Wednesday appeared a quiet day in the equity market as indexes paused for breath. The news that Christine Largarde, Managing Director of the IMF and appointed to replace the now discredited Dominique Strauss Kahn, was being formally investigated probably raised a few eyebrows. The investigation goes back to the days when Ms Lagarde held the post of Finance Minister during the period of Nicholas Sarkozy Presidency of France. According to the press, an investigation of this nature suggests that there is a possibility of prosecution at some stage, but in reality that could be years away if at all. The IMF, at what appeared to be a more unstable time in the global economy, moved seamlessly from one highly respected leader to another, and one assumes it could once again do so if needs be. So in that sense the muted reaction from investors is understandable.
Mario Draghi's Jackson Hole speech, intentionally or otherwise, has stoked up expectations that the ECB is on the cusp of introducing their own form of QE. Over the next two days economic data in the region will possibly either reinforce this view or may dampen expectations. On Thursday we get consumer confidence for the euro area region and on Friday we get employment and inflation data. Unlike the US consumer confidence report on Tuesday, Wednesday’s German and Italian consumer confidence reports came in below expectations, possibly giving us a small insight for what to expect from the region as a whole.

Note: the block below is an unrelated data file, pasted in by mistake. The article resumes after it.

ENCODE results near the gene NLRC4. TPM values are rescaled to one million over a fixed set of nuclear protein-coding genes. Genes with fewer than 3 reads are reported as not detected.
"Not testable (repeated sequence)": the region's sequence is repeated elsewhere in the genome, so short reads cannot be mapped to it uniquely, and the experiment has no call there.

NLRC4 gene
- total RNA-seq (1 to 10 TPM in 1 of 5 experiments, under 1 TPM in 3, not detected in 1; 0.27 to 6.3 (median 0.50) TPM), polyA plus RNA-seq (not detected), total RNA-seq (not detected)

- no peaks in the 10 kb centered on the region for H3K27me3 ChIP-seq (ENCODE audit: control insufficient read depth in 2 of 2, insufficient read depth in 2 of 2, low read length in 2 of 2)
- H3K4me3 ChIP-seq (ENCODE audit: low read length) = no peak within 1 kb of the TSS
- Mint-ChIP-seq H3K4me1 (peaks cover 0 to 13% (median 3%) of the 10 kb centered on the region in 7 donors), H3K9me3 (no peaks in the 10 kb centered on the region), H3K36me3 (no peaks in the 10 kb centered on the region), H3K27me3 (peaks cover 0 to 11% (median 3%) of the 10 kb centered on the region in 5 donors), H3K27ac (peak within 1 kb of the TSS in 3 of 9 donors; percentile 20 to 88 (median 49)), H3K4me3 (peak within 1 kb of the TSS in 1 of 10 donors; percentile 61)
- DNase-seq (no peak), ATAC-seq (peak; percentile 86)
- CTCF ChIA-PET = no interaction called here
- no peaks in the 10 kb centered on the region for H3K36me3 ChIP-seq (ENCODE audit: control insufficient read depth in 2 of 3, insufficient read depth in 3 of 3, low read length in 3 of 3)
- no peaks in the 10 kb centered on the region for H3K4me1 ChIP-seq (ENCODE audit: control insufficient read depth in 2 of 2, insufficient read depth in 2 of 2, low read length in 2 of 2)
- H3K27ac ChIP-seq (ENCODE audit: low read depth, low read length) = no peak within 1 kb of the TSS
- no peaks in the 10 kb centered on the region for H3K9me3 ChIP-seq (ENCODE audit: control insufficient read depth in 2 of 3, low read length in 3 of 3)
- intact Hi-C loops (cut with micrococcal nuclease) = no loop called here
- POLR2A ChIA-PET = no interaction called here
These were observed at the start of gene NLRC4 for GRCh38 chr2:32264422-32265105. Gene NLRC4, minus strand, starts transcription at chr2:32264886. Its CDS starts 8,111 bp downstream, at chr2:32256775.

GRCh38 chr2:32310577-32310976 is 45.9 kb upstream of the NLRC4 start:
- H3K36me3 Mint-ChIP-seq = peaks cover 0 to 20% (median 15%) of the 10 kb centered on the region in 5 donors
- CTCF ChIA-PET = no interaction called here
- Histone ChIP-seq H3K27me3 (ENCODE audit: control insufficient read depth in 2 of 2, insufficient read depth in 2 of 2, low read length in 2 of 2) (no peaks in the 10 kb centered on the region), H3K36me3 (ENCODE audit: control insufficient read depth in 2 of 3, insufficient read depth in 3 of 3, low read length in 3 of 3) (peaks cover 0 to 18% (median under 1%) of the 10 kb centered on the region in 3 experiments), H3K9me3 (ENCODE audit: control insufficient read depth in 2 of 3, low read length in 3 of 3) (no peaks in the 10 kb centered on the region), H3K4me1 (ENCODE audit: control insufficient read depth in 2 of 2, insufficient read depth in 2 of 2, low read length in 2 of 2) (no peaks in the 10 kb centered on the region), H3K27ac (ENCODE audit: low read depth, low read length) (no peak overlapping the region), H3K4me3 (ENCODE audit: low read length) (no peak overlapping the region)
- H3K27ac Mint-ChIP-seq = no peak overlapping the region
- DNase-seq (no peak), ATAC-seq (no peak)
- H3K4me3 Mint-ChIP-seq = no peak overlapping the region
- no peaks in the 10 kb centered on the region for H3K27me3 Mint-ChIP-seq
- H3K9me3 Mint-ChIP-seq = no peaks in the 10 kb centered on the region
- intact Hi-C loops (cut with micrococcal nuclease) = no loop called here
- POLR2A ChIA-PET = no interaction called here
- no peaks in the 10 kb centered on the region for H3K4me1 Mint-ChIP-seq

Despite Germany's finance minister stating on Wednesday his belief the market has over interpreted Mario Draghi's speech, potentially reigniting tensions with the euro area, our expectation remains that the October meeting will be the time for the ECB to act. Our suspicion is that the data over the next couple of days may also dampen expectations of this slightly.
It would be no surprise to see consumer confidence in the region dip on Thursday, but that alone is unlikely to spur the ECB into action. The same can probably be said of the industrial and economic sentiment indicators. Friday appears to be the big day when we get the release of inflation and employment data. Unemployment in the region remains unacceptably high, but has been gently falling over the past few months and so a further fall in figure on Friday cannot be ruled out. As for inflation, it unexpectedly fell to 0.4% last month and analysts have forecast to fall a little further to 0.3%. Over the past few months, the slowing of the decline in inflation, combined with the recent weakness in the euro, one wonders if Friday’s inflation figure may surprise, for a change, slightly on the upside.